Business schools ‘must challenge leader stereotypes’

Women in Leadership conference host says schools must ‘deconstruct’ curricula to combat gender bias

February 4, 2016
Franziska Brantner disguised as man, European Parliament, Strasbourg
Source: Corbis
Men at work: one scholar said that leaders are described in the ‘male paradigm’

A professor who is launching a new centre on women's role in the workplace has challenged business schools to ditch the stereotype of the white, male, corporate leader from their teaching of leadership.

Dianne Bevelander, professor of management education with a focus on women in management at Erasmus University's Rotterdam School of Management, said that “new leadership no longer looks like a white man rescuing companies”.

“It is far more diverse and includes women, people of colour, and people with different sexual orientations,” she said.

In an interview with Times Higher Education ahead of the Women in Leadership conference at Erasmus on 5 February – where Professor Bevelander will officially launch the Erasmus Centre for Women and Organisations – she said that she wanted to “make some noise” so that “people start looking at these issues in business schools”.

She said that furthering diverse leadership models in the corporate world was something that business schools can and should be helping with, but would be achieved only if staff stopped reinforcing the notion that powerful and charismatic male leaders are the solution for ailing companies.

“We have to look at how we teach leadership within the curriculum,” she said. “If, in the leadership courses, business schools are only talking about Steve Jobs or Bill Gates, [and] not talking about Sheryl Sandberg or Christine Lagarde or Angela Merkel, we’re just reinforcing the male leadership stereotype again.

“Often the cases we use within [a] class, when we’re talking about leadership, [are] about men mainly. And then students see mainly men teaching in the classroom. Most of the books they see have been written by men. Most of the leadership is still very male. Most of the guest lecturers are male.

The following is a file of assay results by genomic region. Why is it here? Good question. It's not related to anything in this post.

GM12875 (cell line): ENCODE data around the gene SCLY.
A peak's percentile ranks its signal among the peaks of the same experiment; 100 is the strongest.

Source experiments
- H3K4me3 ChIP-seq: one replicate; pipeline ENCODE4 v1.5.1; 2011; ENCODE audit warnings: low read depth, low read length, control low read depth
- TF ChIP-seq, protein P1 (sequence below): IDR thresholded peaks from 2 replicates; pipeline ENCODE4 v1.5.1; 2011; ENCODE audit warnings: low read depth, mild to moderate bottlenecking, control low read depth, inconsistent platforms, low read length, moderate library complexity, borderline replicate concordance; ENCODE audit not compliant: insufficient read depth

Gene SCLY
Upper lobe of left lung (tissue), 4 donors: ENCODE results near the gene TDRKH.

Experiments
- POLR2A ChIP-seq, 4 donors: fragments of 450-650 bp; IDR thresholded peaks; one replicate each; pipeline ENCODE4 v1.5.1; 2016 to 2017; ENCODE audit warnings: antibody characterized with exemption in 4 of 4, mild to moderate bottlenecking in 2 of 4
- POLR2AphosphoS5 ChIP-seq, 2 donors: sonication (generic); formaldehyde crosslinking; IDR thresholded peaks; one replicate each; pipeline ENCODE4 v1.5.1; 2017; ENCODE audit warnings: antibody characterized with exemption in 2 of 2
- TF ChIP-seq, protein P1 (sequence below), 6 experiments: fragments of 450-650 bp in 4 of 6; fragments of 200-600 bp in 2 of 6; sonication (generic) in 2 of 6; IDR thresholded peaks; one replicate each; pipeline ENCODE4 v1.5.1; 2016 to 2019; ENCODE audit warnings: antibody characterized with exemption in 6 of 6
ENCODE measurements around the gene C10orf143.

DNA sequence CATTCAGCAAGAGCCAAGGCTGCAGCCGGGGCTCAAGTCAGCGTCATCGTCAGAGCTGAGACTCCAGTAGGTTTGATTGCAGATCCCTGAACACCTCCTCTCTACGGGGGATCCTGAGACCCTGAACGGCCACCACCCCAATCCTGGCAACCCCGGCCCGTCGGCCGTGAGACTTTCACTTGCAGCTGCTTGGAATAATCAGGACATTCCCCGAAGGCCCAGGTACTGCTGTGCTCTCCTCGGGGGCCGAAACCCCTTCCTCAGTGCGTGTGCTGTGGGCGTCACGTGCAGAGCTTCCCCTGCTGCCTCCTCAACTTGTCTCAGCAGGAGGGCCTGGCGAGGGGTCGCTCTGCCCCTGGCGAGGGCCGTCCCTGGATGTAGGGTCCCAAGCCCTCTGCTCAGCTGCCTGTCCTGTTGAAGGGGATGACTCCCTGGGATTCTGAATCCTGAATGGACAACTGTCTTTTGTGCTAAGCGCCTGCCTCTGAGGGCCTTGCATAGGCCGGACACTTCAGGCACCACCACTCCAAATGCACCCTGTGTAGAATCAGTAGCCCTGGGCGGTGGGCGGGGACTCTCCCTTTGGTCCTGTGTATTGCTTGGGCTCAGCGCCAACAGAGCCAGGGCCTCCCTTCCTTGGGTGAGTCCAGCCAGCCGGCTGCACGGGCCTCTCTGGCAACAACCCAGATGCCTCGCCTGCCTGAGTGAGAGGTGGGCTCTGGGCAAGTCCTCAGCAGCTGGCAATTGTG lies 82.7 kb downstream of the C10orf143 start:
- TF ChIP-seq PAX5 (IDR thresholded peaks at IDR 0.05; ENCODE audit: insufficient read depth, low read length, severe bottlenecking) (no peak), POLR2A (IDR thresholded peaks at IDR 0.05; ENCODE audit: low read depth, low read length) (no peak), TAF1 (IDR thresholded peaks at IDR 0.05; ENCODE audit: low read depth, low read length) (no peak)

“So I would say, subliminally, [that] they are starting to see leadership as a male paradigm. It’s being reinforced. And what I’m saying is that we can change.”

Emotional v assertive

Professor Bevelander said that gender bias was also an issue for women.

“If I ask you to describe a woman, you’d say communicative, relationship-oriented, emotional, all these types of nice words,” she said. “If I say describe men: goal-oriented, strong, to the point, assertive. And then if I ask you to describe leaders, you would describe leaders in the male paradigm, the male adjectives.

“And then if women act like ‘leaders’, they’re not acting to type, and both men and women don’t like this. That’s gender bias. It’s not only for men to change, but women must also realise that they’re part of the change as well.”

She acknowledged that shifting attitudes would be a slow process and that “you and I are going to be long dead" before substantial change happened.

“I can raise these issues, but until we get enough traction, things aren’t going to change quickly,” she said. “I run women-only courses, which aren’t always liked by the males because they say I’m now discriminating, which I am, but it’s about helping women understand what’s going on without the men there.

“As [comedian and writer] Ricky Gervais said: ‘It’s better to create something that others criticise than to create nothing and criticise others.’ We have a lot of people who believe in the work we do and there are those that don’t. Those that don't are the people we have to engage and convince.”

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